Investments grow amid boom of non-bank institutions

Individuals are pushing money to annuity products to make continuous streams of income

In Summary

•This also means the continued transfer of proceeds into non-bank financial institutions including insurance, pension and private equity firms, as indicated by Kenya National Bureau of Statistics data.

•The investments led to a negative push to money in circulation in September registered at Sh1.42 trillion. This represented a 3.73 per cent drop from August

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money

Kenyans are gradually moving cash to liquid assets and investment products, leading to a declined in the amount of money in circulation.

According to investment analyst Daniel Kuyo, this has been driven by the company's restructuring plans and uptake of retirement benefits and cost-efficiency measures adopted by corporates.

As a result, individuals push money to annuity products to make continuous streams of income. 

 
 
 

“In anticipation to get paid by the government, some companies have held their own payments and rather transfer the cash to a fixed or call deposits,” Kuyo said.

This also means the continued transfer of proceeds into non-bank financial institutions including insurance, pension and private equity firms, as indicated by Kenya National Bureau of Statistics data.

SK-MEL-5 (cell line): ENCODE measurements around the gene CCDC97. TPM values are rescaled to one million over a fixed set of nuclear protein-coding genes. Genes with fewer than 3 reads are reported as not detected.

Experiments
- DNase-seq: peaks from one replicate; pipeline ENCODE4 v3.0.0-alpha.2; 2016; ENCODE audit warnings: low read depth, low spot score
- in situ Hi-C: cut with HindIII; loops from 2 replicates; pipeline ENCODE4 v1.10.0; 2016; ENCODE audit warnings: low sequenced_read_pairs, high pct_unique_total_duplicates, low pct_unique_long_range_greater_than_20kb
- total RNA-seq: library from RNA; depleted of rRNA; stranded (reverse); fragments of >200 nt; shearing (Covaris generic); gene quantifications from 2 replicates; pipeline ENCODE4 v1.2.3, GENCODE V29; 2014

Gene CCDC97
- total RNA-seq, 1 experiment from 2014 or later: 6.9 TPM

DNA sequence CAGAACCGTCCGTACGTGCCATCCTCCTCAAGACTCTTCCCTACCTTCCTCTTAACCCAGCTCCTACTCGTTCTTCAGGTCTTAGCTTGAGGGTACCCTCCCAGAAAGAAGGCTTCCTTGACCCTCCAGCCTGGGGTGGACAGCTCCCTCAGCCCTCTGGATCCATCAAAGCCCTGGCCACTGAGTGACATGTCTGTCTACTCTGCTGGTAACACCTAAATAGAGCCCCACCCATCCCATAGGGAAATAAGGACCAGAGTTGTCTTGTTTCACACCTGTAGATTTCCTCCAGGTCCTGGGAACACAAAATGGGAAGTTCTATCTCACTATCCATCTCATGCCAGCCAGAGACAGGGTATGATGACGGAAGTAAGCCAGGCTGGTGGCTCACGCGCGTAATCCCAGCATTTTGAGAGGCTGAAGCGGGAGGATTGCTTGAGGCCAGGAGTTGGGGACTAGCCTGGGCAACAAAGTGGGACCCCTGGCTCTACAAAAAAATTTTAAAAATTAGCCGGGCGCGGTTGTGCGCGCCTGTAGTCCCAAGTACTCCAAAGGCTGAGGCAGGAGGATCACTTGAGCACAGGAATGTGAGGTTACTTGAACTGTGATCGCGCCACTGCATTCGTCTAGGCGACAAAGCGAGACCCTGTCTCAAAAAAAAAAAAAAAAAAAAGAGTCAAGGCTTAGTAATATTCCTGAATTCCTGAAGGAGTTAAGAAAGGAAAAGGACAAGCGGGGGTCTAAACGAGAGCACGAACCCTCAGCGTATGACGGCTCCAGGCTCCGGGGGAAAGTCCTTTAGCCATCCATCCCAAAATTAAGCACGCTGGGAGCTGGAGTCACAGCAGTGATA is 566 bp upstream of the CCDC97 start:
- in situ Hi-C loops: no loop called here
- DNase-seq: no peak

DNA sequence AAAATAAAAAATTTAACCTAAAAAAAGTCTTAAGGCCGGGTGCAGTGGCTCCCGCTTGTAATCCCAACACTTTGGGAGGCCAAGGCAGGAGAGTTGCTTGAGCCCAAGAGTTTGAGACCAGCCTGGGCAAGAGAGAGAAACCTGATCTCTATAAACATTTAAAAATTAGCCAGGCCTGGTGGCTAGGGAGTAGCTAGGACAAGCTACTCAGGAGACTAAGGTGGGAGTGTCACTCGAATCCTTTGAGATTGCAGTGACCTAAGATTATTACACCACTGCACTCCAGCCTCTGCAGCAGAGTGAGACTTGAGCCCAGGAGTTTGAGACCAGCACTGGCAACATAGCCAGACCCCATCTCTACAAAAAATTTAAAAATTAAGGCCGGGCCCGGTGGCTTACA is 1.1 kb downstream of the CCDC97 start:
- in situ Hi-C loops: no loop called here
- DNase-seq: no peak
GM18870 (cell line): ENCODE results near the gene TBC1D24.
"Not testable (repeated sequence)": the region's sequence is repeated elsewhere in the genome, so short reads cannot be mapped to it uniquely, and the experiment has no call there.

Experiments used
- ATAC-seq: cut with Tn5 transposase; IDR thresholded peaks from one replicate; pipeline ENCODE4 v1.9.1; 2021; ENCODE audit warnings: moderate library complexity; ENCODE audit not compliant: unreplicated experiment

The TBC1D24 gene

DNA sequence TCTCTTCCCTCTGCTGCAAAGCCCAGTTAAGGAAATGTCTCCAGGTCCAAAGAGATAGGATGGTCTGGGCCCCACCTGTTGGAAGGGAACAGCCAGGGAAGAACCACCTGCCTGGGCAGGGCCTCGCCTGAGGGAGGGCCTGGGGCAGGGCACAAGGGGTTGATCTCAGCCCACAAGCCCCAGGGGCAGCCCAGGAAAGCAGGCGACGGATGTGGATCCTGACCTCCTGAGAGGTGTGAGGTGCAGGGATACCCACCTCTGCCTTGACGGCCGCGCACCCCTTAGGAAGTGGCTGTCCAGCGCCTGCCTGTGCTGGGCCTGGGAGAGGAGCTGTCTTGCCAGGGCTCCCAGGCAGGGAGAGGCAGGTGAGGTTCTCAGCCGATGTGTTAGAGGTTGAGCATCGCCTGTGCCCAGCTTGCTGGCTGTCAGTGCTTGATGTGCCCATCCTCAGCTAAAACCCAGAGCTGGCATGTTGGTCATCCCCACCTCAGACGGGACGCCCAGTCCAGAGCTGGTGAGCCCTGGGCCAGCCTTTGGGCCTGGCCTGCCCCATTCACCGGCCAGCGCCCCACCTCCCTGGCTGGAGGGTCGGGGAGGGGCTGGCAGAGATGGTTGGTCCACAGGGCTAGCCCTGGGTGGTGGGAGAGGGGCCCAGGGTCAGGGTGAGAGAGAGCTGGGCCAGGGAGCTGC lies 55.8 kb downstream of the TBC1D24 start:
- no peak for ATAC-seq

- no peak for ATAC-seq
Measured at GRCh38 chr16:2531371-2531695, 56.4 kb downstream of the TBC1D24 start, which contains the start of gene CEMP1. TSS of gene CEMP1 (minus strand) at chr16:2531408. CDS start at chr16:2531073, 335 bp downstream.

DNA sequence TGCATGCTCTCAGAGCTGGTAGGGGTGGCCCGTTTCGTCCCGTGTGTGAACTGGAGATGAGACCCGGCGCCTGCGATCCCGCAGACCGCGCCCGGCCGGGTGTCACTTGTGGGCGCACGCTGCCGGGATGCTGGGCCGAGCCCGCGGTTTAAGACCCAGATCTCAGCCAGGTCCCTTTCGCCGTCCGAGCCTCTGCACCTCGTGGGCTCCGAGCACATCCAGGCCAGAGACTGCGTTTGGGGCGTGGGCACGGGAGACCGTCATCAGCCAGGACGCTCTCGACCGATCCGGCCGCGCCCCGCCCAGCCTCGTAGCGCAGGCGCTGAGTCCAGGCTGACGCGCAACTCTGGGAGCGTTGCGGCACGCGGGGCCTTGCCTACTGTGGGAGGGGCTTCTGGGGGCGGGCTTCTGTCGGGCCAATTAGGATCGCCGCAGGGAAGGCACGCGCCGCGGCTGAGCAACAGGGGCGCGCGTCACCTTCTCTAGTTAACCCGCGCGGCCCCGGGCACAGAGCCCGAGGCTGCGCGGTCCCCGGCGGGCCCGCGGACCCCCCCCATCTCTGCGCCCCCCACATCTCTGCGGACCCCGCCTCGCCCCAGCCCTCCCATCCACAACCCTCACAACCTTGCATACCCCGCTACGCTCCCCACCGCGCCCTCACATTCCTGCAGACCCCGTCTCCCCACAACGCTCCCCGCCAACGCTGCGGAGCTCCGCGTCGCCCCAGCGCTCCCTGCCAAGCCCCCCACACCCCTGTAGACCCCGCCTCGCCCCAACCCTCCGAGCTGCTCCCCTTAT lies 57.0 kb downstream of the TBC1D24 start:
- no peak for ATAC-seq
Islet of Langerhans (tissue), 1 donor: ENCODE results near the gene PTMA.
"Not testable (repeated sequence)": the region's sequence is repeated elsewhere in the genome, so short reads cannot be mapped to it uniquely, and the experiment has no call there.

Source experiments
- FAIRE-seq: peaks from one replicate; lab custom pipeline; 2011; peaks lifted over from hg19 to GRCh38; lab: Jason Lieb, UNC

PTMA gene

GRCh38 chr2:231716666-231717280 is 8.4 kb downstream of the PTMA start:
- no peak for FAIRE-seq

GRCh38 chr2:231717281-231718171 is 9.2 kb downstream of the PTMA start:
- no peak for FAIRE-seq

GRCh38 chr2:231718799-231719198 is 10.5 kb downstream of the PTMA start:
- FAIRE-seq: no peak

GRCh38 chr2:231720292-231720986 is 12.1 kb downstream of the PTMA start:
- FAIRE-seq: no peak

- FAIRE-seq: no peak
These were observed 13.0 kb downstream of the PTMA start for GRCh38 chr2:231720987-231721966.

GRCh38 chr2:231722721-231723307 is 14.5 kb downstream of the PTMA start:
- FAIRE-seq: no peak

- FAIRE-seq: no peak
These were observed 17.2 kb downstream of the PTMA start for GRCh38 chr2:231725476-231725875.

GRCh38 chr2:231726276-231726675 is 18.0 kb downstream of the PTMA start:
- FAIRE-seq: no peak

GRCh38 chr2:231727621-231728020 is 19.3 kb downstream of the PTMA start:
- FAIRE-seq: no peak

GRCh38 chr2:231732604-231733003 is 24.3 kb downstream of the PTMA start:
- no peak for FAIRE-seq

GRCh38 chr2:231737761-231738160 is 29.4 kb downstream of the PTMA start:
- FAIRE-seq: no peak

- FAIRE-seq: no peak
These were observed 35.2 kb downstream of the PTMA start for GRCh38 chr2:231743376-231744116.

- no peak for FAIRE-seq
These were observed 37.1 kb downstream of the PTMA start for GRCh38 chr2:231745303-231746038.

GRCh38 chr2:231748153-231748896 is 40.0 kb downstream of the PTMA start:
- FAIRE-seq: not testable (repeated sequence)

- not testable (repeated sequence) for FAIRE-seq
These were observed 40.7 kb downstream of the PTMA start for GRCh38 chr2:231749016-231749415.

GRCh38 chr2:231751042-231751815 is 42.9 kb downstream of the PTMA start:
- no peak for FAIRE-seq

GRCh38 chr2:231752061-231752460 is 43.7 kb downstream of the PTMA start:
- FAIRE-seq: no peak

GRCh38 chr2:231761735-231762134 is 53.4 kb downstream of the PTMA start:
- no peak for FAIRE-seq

Other investments have been on currency exchanges and some microloan organisations.

Quasi money, funds held in these institutions or as held as treasury bills and short-term bonds, grew by 7.73 per cent to Sh1.406 trillion in September 2019 compared to the same period last year.

However, there the money in this segment grew slightly by 1.30 per cent from August.

Even so, subscription to Treasury bills is still low with the finance ministry had received bids worth Sh13.5 billion against an advertised amount of Sh24.0 billion for the 91- 182- and one-year tenures papers.

This represented a performance of 56.2 per cent even as the interest rates edged up.

The investments led to a negative push to money in circulation in September registered at Sh1.42 trillion. This represented a 3.73 per cent drop from August, having declined from the previous months.

 
 
 

Kuyo added that the effect was coupled by the long regime of interest rate cap and government concentrated efforts to consolidate cash under its austerity measures.

However, a rise in money in circulation is set to resume with following the repeal that will help shift lending focus on domestic debt stock to the customer by banks.

Among the 11 listed banks, six lenders posted total deposits Sh2.22 trillion in nine months to September, a reflection of reduced lending.

Net customer loans and advances were worth Sh1.66 trillion.

“Banks will be motivated to lend out a lot more. Money concentration will be on uplift in the next two to three quarters and normalize after that,” he added.